The Ultimate Fighting Championship flourished in the U.S. during the mid-'90s as a pay-per-view-fueled sport for bloodthirsty fans who found professional wrestling and boxing too genteel. Marketed largely on the basis of its novelty and brutality, the mixed-martial-arts sport was eventually banned from cable TV, which makes it somewhat ironic that The Smashing Machine, a bone-crunching documentary on extreme fighter Mark Kerr (who left the fading UFC for a Japanese rival), made its debut on HBO. A big man with big emotions, Kerr remains hopelessly addicted to the heady adrenaline rush of pulverizing an opponent in front of thousands of screaming fans. Unfortunately, he's also addicted to the painkillers that make it possible for him to endure seemingly superhuman punishment. The Smashing Machine features plenty of hypnotically brutal, intense fighting, but its single most harrowing image could be Kerr injecting drugs into a bruised and battered vein that, like his body, has taken far more abuse than it ever should. The film documents a particularly bleak period in Kerr's professional and personal life, following him as he wrestles with addiction and with various sweaty musclemen. After overdosing on painkillers, Kerr goes to rehab and kicks the habit. But his shaky grasp on sobriety is constantly threatened by his hard-drinking, hard-partying girlfriend, who supports his decision to go straight but can't bring herself to stop drinking. With its conflicted, sympathetic hero, sexy-but-dangerous love interest, brute physicality, and dramatic story arc, The Smashing Machine plays like a neo-realist version of professional wrestling, with all the escapism and fantasy stripped away to reveal a bleak, Darwinian reality. It's also about as homoerotic as a film can get without actually being gay porn: Much of the footage is devoted to fight scenes in which sweaty, half-naked men punch at each other while locked in tight horizontal clinches, enduring all the pain of the boxing and wrestling elite for a fraction of the fame, cash, and glory.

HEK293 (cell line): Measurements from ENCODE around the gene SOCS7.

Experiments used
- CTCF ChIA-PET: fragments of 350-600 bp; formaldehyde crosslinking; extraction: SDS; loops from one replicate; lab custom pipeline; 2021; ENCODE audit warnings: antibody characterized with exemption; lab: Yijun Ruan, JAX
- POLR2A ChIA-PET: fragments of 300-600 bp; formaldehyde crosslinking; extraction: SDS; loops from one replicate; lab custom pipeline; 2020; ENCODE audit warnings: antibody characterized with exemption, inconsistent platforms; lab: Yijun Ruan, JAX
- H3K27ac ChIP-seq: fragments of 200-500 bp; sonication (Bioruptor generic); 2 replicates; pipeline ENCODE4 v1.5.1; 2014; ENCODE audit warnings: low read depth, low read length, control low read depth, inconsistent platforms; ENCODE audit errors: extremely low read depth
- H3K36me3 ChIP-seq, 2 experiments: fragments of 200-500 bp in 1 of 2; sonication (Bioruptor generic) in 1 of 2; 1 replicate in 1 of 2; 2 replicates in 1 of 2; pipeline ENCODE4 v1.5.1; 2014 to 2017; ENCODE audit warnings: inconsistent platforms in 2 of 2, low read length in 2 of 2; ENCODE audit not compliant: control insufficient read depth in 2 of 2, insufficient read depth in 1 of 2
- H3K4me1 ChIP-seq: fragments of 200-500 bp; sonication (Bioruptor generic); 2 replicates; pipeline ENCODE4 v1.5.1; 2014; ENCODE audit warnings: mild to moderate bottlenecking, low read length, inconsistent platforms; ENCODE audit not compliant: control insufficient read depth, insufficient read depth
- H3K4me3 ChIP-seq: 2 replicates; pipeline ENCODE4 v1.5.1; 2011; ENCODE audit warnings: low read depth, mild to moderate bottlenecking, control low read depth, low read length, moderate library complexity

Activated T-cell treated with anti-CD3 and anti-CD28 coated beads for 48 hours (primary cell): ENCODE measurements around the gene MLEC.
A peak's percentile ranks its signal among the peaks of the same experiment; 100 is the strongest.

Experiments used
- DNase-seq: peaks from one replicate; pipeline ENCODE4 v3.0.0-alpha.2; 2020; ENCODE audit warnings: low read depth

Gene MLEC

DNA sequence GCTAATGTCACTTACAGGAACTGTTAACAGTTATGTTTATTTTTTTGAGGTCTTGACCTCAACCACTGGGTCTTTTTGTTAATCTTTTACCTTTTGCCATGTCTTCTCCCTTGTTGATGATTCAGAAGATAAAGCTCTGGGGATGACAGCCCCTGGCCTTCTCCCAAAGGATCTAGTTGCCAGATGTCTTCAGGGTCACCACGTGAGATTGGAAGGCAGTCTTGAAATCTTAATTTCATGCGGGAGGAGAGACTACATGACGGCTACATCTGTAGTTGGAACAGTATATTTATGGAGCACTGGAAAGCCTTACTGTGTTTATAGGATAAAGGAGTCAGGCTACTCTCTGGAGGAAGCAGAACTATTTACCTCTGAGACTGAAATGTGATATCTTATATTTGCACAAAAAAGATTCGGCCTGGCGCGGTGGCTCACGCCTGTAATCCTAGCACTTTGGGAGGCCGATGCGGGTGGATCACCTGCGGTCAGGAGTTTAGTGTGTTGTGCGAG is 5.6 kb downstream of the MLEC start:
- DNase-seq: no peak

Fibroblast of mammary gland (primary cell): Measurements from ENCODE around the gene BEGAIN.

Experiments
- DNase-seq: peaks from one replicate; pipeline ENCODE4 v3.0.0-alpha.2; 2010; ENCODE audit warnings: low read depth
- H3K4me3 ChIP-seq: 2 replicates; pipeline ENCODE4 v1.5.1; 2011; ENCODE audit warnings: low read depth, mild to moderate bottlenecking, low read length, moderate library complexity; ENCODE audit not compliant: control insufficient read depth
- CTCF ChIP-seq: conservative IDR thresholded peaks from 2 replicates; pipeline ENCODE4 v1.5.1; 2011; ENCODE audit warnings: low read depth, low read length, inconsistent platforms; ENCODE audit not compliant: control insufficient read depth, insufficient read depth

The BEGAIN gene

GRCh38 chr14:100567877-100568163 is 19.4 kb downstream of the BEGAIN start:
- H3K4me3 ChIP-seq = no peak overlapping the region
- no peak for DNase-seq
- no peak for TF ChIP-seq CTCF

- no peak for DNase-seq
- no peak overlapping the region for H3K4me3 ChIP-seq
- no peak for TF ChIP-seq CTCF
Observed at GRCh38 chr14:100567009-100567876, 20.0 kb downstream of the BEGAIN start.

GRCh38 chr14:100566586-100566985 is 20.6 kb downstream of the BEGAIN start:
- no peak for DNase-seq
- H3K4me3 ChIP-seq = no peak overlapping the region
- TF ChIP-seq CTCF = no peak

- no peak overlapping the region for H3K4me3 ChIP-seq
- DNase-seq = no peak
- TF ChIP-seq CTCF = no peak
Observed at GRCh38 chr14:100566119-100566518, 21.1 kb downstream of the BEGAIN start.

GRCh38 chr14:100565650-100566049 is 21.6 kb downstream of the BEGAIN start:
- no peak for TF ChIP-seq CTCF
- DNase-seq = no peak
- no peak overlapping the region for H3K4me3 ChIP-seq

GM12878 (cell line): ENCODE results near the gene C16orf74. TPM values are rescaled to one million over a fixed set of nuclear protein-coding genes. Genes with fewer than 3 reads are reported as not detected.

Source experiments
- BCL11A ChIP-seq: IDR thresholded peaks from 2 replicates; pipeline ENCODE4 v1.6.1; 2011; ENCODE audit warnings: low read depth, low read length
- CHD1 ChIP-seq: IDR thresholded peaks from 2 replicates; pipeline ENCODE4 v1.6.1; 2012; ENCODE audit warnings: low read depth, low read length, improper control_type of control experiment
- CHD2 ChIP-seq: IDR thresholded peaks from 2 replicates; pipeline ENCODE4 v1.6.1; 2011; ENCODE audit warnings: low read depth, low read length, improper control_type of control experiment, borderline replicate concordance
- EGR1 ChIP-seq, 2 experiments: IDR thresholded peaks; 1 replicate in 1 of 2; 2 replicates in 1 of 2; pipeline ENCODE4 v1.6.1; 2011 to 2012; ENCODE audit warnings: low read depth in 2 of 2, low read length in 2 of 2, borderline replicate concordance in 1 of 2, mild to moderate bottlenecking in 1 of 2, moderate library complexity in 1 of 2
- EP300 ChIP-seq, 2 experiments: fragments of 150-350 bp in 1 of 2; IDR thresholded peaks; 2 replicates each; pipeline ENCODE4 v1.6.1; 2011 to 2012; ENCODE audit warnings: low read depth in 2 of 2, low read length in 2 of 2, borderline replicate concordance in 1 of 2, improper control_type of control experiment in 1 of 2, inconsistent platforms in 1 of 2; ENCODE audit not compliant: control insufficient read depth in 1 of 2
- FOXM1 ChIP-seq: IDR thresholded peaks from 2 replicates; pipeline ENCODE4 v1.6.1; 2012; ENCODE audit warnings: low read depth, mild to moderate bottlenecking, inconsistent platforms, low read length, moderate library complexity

Advertisement